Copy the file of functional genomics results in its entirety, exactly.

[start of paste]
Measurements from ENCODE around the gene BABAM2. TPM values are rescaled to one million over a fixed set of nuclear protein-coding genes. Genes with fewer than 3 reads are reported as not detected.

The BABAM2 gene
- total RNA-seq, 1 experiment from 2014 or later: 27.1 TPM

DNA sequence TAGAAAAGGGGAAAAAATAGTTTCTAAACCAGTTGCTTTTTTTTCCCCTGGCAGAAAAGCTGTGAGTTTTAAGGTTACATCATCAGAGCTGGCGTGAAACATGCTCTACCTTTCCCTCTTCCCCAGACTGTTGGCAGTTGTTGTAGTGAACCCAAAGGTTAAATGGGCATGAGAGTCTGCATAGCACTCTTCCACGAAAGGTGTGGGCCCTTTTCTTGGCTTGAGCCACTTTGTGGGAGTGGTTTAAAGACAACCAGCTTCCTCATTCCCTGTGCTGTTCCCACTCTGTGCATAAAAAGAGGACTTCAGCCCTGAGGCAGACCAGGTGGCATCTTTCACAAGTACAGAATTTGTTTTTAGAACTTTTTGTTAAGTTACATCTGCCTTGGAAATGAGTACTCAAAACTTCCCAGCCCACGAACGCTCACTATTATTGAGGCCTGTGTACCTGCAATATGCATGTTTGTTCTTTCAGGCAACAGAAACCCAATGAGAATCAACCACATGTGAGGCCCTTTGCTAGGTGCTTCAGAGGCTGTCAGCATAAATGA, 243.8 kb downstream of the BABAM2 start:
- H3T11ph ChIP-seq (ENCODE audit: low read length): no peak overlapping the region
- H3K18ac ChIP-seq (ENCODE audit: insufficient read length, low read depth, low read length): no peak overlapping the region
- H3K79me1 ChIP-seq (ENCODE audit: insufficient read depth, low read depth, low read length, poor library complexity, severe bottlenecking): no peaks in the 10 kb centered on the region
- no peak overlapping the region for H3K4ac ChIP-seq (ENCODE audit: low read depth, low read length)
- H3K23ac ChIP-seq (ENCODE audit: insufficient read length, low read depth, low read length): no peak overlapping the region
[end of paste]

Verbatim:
Measurements from ENCODE around the gene BABAM2. TPM values are rescaled to one million over a fixed set of nuclear protein-coding genes. Genes with fewer than 3 reads are reported as not detected.

The BABAM2 gene
- total RNA-seq, 1 experiment from 2014 or later: 27.1 TPM

DNA sequence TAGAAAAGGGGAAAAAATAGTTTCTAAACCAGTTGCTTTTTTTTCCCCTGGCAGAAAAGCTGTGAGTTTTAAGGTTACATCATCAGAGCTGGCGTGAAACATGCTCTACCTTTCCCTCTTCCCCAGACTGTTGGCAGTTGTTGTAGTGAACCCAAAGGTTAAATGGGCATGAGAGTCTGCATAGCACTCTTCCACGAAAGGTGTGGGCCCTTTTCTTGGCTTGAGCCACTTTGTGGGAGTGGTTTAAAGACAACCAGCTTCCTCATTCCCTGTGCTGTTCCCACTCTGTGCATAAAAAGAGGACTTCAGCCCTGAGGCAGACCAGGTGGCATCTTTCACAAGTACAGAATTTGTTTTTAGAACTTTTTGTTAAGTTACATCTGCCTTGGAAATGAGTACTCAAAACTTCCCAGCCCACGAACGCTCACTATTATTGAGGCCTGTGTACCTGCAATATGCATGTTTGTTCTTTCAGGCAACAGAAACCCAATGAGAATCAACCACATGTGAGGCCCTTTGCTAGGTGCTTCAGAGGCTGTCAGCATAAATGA, 243.8 kb downstream of the BABAM2 start:
- H3T11ph ChIP-seq (ENCODE audit: low read length): no peak overlapping the region
- H3K18ac ChIP-seq (ENCODE audit: insufficient read length, low read depth, low read length): no peak overlapping the region
- H3K79me1 ChIP-seq (ENCODE audit: insufficient read depth, low read depth, low read length, poor library complexity, severe bottlenecking): no peaks in the 10 kb centered on the region
- no peak overlapping the region for H3K4ac ChIP-seq (ENCODE audit: low read depth, low read length)
- H3K23ac ChIP-seq (ENCODE audit: insufficient read length, low read depth, low read length): no peak overlapping the region